Book review: London’s Waterways

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Thames barge, River Thames, London

London’s Waterways is an attractive and account in photos and captions of the capital’s rivers and canals by waterways cameraman and writer Derek Pratt, and published by Adlard Coles. You can pre-order a copy from Amazon as the book isn’t out until 1 March 2010: London’s Waterways.

I’ve lived in and around London for much of my life, and either cycled or walked along most of the canals, but I confess I hadn’t heard of the Rivers Crane and Brent, and the Wandle was only known to me as the name of a line of buses. More, I’ve always connected the name Tyburn with public executions and barely noticed that it could be the name of a river.

So, although Pratt has done a good job of many the great set-piece River Thames photos – pleasure boats, the busy London Pool and so on – as well as the canals, there are quite a few surprises here.

For example the little River Tyburn feeds the lake in Regent’s Park, and runs through Grays Mews Antiques Market, where it provides a home for a colony of goldfish.

The prosaically named New River runs for an astonishing 38 miles and was laboriously built in 1603 to carry fresh water from Hertfordshire into London. It’s still in use.

The River Neckinger, which meets the Thames near London Bridge, is said to have got its name from a spot where pirates used to be hanged using a rope called a neckinger or Devil’s neckcloth; in the 19th century it was a seriously unpleasant place that it also went by the marvellous name of The Venice of Drains.

My only complaint is that although he’s a boating writer, Pratt hasn’t devoted much of this book to boats, or, more particularly the traditional boats of London’s rivers. Perhaps these are yet to come in a future volume; it would be nice to think so.

What we have here is a coffee-table book full of nice big photos, including many set-piece scenes – Pratt seems to be particularly good at catching brightly sunlit bridges with moody backgrounds of black cloud – but it’s also more informative than many similar books, and would make a great birthday or Christmas present for anyone who has a soft spot either for London’s history or for old waterways water, or both.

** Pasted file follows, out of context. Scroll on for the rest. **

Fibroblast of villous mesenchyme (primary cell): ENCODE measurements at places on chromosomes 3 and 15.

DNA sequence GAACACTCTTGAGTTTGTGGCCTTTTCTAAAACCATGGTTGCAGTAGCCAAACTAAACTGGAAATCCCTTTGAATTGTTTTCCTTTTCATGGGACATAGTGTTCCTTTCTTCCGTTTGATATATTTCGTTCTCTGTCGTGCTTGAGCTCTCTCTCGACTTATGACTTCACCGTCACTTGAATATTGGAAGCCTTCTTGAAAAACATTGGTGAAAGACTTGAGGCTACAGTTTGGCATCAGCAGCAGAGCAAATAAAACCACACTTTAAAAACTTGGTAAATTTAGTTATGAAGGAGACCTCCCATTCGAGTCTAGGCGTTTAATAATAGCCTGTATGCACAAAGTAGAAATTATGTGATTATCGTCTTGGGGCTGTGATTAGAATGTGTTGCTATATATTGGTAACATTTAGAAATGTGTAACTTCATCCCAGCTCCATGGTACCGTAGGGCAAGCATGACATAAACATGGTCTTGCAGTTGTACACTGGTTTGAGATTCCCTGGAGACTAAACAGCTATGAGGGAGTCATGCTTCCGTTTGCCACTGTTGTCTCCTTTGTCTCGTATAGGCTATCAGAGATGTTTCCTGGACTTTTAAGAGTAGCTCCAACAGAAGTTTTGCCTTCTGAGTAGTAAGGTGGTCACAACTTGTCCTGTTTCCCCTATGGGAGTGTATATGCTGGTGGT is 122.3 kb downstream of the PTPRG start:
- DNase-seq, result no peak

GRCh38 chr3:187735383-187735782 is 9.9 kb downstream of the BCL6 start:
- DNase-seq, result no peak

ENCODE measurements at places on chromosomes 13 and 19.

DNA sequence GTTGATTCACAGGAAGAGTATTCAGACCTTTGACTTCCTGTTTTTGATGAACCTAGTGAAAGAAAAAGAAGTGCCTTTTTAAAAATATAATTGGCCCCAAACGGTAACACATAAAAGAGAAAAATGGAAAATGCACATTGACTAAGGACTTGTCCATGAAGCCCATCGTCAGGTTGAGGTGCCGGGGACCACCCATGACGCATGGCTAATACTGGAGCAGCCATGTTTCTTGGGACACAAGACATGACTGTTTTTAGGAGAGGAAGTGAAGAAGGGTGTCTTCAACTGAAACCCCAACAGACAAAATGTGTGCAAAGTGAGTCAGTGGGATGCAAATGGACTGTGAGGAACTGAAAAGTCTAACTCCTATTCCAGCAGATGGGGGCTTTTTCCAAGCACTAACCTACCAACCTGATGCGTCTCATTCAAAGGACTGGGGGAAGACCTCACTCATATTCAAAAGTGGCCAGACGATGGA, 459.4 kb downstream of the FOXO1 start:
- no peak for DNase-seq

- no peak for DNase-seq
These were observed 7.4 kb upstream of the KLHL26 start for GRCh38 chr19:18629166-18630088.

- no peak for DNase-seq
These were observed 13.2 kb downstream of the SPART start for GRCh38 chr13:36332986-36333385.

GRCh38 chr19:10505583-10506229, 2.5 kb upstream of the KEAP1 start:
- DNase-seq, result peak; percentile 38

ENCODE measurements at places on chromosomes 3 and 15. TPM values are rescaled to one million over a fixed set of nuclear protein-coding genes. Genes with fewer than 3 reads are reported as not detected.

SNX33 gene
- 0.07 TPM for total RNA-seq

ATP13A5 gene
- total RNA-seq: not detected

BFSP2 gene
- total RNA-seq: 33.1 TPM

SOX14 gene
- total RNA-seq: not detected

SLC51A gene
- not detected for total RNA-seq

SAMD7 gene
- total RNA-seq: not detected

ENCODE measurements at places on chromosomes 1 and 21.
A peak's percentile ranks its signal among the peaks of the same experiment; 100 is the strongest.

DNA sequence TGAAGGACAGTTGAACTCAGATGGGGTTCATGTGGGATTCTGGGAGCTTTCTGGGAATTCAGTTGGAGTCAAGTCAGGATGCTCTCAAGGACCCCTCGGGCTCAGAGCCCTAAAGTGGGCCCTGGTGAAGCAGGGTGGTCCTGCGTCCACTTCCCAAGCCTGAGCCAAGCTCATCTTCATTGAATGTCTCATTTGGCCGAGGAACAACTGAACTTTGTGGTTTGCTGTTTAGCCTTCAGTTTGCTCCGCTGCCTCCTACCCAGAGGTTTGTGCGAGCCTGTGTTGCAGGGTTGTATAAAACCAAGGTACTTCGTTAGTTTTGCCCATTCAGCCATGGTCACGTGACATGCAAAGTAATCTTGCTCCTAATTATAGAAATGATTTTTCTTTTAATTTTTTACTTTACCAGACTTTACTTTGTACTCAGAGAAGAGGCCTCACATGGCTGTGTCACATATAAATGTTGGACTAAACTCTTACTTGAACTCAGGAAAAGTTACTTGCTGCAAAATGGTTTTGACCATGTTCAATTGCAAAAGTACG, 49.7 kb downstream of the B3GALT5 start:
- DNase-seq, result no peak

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Environment Agency to keep lock-keepers’ houses on the Thames

The Environmental Agency has decided to keep lock keepers’ cottages
along the banks of the Thames. This example is at Sonning

The Environment Agency has decided it now wishes to maintain the chain of resident lock and weir keepers at each of its 45 lock sites along the River Thames.

The organisation changed its mind after staff, MPs, river users and those who live in the flood plain raised objections to earlier proposals to sell off ten of the lock keepers’ cottages.

It still plans to sell some houses, but these will be properties that are not either on or adjacent to locks and weirs.

‘We are confident that this proposal will address the concerns raised previously, while ensuring that we are able to use the assets we no longer need to raise money which we can reinvest in managing the river,’ said EA regional director Howard Davidson.

He added that no lock and weir staff will be made homeless or redundant as a result of any decision on lock houses and that staff in the five off-site houses due to be sold will be moved into houses at or adjacent to a lock in due course.

The EA says that it currently own 57 lock houses, and that of these, 52 are on or adjacent to lock sites.

For more intheboatshed.net posts relating to the River Thames, click here.

London Whalers are back

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Rowing a Montague whaler on the London River, with a Thames barge in the background

Rowing on the river with the London Whalers. You can join them –
just follow the weblink below

Dick Wynne has written to say that his restored 1934 Montague whaler is being repainted and will be afloat again in two weeks or so.

Regular readers will recognise Dick from the Albert Strange Association – see the Blogroll to the right of this post. This time, he’s recruiting a group of people to her off the ground (so to speak) in London under oar and sail. She’ll be operating evenings and weekends, given enough interest, so if you’re in London and fancy a little old-fashioned rowing – mixed, no doubt, with some old-fashioned socialising – get in touch via the London Whalers website.